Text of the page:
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Xerox Becomes a Red Light Camera Company
Photocopying giant Xerox buys outsourcing giant ACS, becoming a $22 billion company with traffic camera and tolling operations around the world.

Xerox CEO Burns and ACS CEO Blodgett
Xerox Corporation announced yesterday that it would acquire Affiliated Computer Services (ACS) for $6.4 billion. ACS is a major, long-time player in the speed camera, red light camera, tolling and parking ticket business. Xerox, famous for its domination of the photocopying market from the 1960s to the 1980s, sees the purchase as a way to reinvent itself and dominate the business outsourcing market.

"By combining Xerox's strengths in document technology with ACS's expertise in managing and automating work processes, we're creating a new class of solution provider," Xerox CEO Ursula M. Burns said in a statement. "A game-changer for Xerox, acquiring ACS helps us expand our business and benefit from stronger revenue and earnings growth."

The outsourcing of government and law enforcement functions to private companies is a growing market. US Public Technologies pioneered the business model in which a private company pays a city for the right to issue automated traffic citations. The company, in turn, is paid based on a percentage of the revenue collected, meaning the city faces a no-risk, all-profit proposition. USPT quickly convinced twenty-seven cities like Baltimore, Denver, Los Angeles, San Diego, and Washington, DC to share the profit from automated ticketing machines. In December 1998, defense contractor Lockheed Martin saw the long-term potential in USPT's contracts and bought the company outright.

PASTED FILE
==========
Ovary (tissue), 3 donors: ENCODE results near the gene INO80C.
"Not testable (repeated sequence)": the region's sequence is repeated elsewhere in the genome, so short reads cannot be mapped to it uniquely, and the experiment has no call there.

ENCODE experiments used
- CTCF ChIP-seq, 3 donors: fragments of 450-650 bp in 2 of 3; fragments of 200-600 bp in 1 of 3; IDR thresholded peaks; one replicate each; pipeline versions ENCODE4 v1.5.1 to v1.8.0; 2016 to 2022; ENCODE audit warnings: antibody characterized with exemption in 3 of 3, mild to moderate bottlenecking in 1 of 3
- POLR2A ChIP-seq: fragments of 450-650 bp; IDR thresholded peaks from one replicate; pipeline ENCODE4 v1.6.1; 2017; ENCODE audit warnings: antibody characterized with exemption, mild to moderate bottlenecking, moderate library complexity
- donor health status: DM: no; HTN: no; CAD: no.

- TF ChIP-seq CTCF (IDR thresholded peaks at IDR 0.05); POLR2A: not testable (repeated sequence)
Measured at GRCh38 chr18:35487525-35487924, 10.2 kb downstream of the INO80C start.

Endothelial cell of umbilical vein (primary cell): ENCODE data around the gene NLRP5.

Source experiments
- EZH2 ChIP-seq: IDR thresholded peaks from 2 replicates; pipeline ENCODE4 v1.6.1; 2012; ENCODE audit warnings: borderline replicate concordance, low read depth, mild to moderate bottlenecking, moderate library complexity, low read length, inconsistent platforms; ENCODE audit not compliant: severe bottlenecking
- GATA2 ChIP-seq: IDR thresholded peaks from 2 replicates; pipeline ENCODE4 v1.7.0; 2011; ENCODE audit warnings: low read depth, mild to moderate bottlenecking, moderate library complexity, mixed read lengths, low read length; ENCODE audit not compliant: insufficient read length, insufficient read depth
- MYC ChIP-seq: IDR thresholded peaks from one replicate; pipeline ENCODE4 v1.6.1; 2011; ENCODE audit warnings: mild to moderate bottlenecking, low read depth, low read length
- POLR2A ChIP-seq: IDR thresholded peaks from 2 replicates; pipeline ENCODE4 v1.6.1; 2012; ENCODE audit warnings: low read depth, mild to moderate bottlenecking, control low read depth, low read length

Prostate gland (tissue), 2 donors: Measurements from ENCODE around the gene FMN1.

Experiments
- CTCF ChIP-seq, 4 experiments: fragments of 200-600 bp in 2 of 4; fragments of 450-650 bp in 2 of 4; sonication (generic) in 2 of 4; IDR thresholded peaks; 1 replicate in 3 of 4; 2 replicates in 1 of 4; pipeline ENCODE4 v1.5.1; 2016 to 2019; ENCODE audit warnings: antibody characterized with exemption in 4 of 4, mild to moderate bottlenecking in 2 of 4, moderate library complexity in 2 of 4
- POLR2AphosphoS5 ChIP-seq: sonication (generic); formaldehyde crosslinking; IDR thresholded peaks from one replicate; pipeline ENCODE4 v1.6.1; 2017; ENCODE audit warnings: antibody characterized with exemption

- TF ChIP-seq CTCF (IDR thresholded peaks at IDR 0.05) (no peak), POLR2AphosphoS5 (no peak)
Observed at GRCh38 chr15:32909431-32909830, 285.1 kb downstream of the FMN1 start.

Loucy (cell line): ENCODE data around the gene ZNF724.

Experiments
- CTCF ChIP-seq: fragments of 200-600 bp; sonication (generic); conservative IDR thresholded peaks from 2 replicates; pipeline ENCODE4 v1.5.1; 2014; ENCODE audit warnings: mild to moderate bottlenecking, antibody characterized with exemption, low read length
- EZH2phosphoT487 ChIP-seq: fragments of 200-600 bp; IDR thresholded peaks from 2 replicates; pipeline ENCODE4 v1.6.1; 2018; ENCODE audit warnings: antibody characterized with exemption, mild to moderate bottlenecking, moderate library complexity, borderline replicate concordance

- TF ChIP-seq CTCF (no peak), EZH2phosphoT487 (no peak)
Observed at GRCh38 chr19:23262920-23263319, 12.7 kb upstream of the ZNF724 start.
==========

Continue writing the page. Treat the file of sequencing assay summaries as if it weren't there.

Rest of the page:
Lockheed continued expanding the traffic camera and parking ticket outsourcing business until it was purchased by ACS in August 2001 for $825 million. Since then, the company has been plagued with scandal. In December, a Dallas judge ruled that ACS had been illegally operating its automated ticketing machines without a proper license. In March 2007, ACS was accused of vandalizing speed cameras in Washington, DC after losing the contract to a competitor (view PDF of complaint). In 2006, ACS faced bribery charges in Edmonton, Canada after police officers accepted lavish gifts from the company -- including travel, sports tickets and female escort services -- in return for a recommendation that ACS be given a no-bid, $90 million photo ticketing contract. In October 2008, a judge let the police officers and ACS off the hook without bringing the case to a jury.

Under the terms of the proposed Xerox-ACS merger, ACS will continue to operate as an independent division under the leadership of current ACS CEO Lynn Blodgett who will answer to Burns. The deal requires regulatory and shareholder approval with closing expected in the first quarter of 2010.

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